Apple’s foray into medical research, the ResearchKit initiative is another exciting development, no pun intended. To quote Apple, ResearchKit is an open source software framework that makes it easy for researchers and developers to create apps that could revolutionize medical studies, potentially transforming medicine forever. The upside of this project is the ease of signing on and usage. According to Stanford, 11,000 iPhone owners signed up for a heart health study through this, in the first 24 hours. While there are downsides to this initiative, the potential to make a positive impact is huge. And developers can play a key role in it.


The destiny of push‑notifications

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Push notifications, that magical tool that lets us speak to users even when our app is not being used. This tool started as a way to notify users when our app required an update, and it gradually extended to pushing information about new content and marketing offers. Many successful apps are critically hinged on push notifications; like your favorite messenger and email app. But in the process push notifications have also become notorious for their tendency to be a nuisance.

While designing notifications for our app, a small analogy exercise can be undertaken to analyze their efficiency and also understand this tool’s overall evolution.

What do you get when you cross Jeeves with haiku?

Imagine the entire push notification service as our user’s personal attendant. And this attendant serves the user, his master, timely and relevant information in an ultra concise manner (hence haiku). Based on this guideline we need to design and test our notifications’ significance.



But keep in mind that the attendant does not represent only our app alone, but all the apps on the user’s device. The Notification Center is the attendant. And an experienced attendant is able to identify what information his master needs to know immediately or otherwise. This sense of discernment is what we need to apply to our app’s notifications (and ours alone).

If our notifications are too frequent or irrelevant, the user will promptly disable them or uninstall our app altogether. This line is often crossed by advertising, promotions, or direct marketing related notifications. This is why Apple discourages using push notifications for such purposes.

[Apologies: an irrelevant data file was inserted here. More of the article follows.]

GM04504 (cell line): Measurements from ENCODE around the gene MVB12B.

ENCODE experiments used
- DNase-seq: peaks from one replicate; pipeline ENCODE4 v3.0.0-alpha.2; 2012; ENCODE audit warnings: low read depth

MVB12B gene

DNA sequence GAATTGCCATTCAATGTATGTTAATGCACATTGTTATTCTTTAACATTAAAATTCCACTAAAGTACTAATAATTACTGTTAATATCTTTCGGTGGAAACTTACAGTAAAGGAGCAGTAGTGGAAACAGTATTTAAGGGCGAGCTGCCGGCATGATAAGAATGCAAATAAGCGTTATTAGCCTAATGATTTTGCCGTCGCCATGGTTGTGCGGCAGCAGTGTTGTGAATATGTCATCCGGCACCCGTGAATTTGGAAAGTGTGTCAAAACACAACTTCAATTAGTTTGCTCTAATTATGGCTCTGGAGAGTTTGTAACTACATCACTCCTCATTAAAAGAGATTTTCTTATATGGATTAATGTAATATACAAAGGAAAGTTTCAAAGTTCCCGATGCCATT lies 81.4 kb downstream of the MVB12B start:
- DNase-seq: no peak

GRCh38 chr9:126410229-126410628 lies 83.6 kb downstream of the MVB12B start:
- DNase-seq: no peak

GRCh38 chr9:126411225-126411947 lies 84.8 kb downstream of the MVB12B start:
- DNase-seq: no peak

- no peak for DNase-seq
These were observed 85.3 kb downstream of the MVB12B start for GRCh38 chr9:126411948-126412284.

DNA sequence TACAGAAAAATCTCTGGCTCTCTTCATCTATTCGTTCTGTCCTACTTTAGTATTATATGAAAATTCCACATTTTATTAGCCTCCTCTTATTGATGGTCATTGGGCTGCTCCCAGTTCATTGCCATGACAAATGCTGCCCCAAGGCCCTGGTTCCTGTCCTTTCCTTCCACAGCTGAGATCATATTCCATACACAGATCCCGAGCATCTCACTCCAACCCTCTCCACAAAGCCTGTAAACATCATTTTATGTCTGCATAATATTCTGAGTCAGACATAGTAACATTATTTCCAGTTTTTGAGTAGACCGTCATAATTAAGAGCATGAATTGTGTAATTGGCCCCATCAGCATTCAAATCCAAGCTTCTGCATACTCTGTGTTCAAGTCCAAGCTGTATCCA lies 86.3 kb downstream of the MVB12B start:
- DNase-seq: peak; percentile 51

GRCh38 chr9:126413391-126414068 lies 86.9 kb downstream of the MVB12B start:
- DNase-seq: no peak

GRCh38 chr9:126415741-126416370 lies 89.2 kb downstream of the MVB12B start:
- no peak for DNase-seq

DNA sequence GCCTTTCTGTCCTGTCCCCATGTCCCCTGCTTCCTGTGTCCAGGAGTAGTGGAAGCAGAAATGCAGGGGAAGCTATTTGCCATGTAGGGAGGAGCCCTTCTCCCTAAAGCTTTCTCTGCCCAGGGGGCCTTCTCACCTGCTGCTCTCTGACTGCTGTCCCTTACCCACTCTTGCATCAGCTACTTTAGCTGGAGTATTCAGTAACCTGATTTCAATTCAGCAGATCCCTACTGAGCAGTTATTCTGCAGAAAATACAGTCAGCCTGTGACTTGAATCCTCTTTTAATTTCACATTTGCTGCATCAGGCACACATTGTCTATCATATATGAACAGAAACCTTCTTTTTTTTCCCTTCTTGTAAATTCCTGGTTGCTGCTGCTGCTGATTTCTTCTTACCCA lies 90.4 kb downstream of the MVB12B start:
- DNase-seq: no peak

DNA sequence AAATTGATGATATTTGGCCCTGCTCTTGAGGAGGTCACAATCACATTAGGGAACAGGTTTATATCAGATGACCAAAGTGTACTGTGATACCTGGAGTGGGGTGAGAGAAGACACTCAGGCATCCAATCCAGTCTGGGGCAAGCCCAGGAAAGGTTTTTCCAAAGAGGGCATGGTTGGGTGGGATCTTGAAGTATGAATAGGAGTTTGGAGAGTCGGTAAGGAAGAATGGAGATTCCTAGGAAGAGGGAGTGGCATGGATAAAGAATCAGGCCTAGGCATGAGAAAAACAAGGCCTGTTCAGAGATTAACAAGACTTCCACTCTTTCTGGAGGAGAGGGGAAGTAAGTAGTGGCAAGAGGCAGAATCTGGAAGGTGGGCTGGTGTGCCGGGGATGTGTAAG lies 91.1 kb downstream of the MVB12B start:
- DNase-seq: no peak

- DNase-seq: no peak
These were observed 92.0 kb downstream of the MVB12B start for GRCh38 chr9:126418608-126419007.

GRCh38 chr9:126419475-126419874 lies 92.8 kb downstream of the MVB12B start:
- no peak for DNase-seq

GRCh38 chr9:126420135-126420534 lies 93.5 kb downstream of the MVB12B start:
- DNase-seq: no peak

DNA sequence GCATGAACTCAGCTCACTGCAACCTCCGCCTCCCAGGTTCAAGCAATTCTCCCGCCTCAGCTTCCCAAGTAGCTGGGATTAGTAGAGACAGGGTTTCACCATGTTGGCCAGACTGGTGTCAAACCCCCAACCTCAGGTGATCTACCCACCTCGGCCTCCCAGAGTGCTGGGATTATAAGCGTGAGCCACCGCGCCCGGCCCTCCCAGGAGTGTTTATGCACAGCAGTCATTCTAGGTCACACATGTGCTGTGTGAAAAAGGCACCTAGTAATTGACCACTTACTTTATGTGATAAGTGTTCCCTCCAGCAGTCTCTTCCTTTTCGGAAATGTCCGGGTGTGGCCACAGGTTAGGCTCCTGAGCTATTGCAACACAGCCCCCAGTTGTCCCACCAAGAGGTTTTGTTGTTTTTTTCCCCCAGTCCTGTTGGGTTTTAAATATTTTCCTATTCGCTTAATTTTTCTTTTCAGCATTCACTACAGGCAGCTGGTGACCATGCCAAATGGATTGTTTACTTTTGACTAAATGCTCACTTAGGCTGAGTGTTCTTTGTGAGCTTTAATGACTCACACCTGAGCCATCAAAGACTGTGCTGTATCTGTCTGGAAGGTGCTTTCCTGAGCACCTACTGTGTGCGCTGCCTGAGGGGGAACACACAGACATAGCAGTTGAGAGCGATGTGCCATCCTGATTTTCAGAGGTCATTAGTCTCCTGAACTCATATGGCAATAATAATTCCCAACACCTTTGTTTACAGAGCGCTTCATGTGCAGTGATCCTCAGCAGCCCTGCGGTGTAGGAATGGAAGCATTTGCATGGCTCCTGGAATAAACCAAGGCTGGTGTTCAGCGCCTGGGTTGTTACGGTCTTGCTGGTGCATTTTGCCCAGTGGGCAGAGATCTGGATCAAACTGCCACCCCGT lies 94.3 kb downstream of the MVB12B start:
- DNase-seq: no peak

Attending to users, better.

Returning to our imagined scenario, we so far have an attendant who is an informer. But real-life attendants also serve to carry out orders based on the information they’ve just provided to us.

A basic push-notification is like an attendant who informs us that a letter has arrived, thereafter we need to ourselves go to the post-office, draft a letter, have it posted, and return back home (i.e. launch app, compose/reply, send, exit). Instead, why can’t we just inform the attendant of our reply and have him go and deliver our letter? That is exactly why actionable notifications came into being. We now can identify for which notifications our app can take external input.

Your wish is my command.

Let’s take this up by another notch now. An experienced attendant not only informs and takes orders, but also continuously learns his master’s preferences. The attendant may learn that letters from a specific person are more important to his master than those from others. Informing about these letters hence would gain precedence. Our app notifications can be designed to learn the user’s preferences in the same manner, so as to always deliver value to every individual user. This is the path charted currently by Google Now.



But amid all this excitement, let us not forget that sometimes even the best attendant gets it wrong. And unfortunately only the master decides when such an instance has occurred. In such a case, if the attendant is deemed valuable, the master simply corrects the attendant by outlining what is required and what is not. The attendant keeps these instructions in mind and acts accordingly in the future.

The above calls for the ability of a user to customize notifications. From making minor tweaks to completely disabling notifications, all options must be given. Google Now’s integration of third-party apps is greatly upgrading this functionality. And we can look forward to other platforms following suite.

Just call my name…

As we continue to imagine the interaction of an attendant with his master, we can further predict the evolution of the ‘simple’ push-notification tool.



The smartwatch seems to be a comfortable place to reckon this attendant. With all the promising smartwatches being launched in 2015, users may actually live their childhood ‘Johnny Sokko’-like roleplays.

And soon we can visualize apps working in unity, and each app being a building block for each user’s very own Jeeves, Jarvis, or Humphrey Appleby. And an analysis of these three personalities will lead us to the stark question – “Who is the master?”